Music rating system
“Dude, like, I put this like, CD in, to like, you know, listen to it? And it was 2 out of 5 man. I was so like, you know. Shocked. I couldn't believe I totally liked bad music.”
“This isn't praise. I'm sorry, but it just isn't.”
Listening No Longer Required In Forming Opinions On Music (LNLRIFOOM)
Music rating systems (heretofore referred to as MRS) are a relatively recent and innovative (not to mention entirely necessary) development for various media players available on personal computers for users of the 21st Century.
MRS was introduced in order to ensure that nobody would ever have to listen to bad music again, by definitively rating all songs and or albums on a five star basis. Research has shown that many people, prior to the introduction of MRS, were in fact listening to music of such low standards that it is thought to have caused haemorrhaging of the brain, leading to a decrease in sexual activity, a predilection to wear loud shirts, and death. The process of implementation for MRS was sped up to a frantic level of development when it was discovered that 68.925% of those listening to bad music didn't even realise what they were listening to was actually utterly crap.
With funds donated by various music critics and connoisseurs to the Aural Institute for Developing Standards (AIDS), MRS is now present in approximately three thirds of available media players, with one or two minor exceptions.
RMS Praised For Its Free-Thinking Approach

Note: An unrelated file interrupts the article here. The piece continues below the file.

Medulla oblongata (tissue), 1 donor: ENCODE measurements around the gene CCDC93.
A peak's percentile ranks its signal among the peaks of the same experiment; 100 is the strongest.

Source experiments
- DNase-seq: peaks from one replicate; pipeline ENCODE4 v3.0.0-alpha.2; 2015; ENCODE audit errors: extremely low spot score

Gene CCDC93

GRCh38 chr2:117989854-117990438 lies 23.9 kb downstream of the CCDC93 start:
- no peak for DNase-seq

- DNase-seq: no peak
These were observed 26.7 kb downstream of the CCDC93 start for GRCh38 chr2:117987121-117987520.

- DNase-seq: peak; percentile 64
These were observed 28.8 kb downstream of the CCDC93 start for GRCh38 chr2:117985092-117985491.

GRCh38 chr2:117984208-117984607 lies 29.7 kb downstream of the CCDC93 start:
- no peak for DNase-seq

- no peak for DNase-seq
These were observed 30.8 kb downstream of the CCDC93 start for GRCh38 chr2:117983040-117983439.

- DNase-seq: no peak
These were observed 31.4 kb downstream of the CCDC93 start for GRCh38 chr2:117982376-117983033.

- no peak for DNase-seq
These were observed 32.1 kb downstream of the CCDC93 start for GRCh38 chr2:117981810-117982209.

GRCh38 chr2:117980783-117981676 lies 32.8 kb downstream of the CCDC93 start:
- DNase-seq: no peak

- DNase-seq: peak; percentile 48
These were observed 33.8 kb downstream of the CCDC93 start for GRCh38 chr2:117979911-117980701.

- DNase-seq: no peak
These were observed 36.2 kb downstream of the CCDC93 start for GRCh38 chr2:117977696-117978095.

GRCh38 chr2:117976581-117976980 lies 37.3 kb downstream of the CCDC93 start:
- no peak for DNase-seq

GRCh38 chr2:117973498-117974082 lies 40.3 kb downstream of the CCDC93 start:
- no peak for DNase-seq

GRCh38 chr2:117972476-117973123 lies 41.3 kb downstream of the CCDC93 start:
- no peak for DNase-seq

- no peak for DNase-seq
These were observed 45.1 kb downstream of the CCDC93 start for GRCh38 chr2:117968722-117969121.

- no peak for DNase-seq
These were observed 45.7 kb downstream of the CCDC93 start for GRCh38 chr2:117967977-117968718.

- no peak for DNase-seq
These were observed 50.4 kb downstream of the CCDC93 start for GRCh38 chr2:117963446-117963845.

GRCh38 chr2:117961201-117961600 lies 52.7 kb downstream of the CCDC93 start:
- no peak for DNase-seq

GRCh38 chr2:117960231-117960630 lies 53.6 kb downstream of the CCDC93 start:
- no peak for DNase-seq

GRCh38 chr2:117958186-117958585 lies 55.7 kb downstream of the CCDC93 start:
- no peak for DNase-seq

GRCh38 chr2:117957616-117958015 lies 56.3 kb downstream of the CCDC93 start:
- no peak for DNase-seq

As incidents of death and deteriorating dress-sense dwindled, along with the damage done by the absence of a reliable method of assessing the aural quality of a piece of music, music listeners' praise for RMS burgeoned to the extent that it became a conscious entity, and left to become a competitor on American Idol (unfortunately, it subsequently lost).
"The thing to remember during all this," says AIDS chairman Ludz Bachhoven, "is that music is above all things not at all subjective in any way, shape or form. The fact that the CD to which you are listening is in your drive because you like the music on it, which is the reason for which you are listening to the CD in the first place is entirely besides the point. AIDS recommends that a CD must have a rating of at least three and a half stars out of five. Anything below must immediately be removed and destroyed. You risk death by doing otherwise, I would remind you."
To ensure the propagation of decent tastes in music of the consumers of the music industry, most media players have been programmed to execute an emergency protocol in the event of an album with a rating of zero stars being inserted into the disc-drive. On verifying that the CD contains highly hazardous bad music, the programme ejects the CD at speed, aiming it at the nearest surface so that it is deflected back at the user who is then decapitated, in a fitting tribute to Darwinism.
Music Rating System Advanced (MRSA)
On the 1st of April 2012 AIDS announced the inception of a further development in MRS: MRSA. MRSA aims to rate 90.5% of music probably worth listening to prior to release, further negating the possibility that the general public will come into contact with bad music. Potential Nobel Prize winner Ludz Bachhoven had this to say: "What the hell do you mean the acronym also stands for some kind of disease? Who cares? This MRSA is positive, end of." Bachhoven also spoke in great detail about a specialised music label for good music to be released under, as well as about selective quotes that had nothing to do with what he actually said, making him seem incompetent. "Don't quote me on that," he said, "This is all off the record."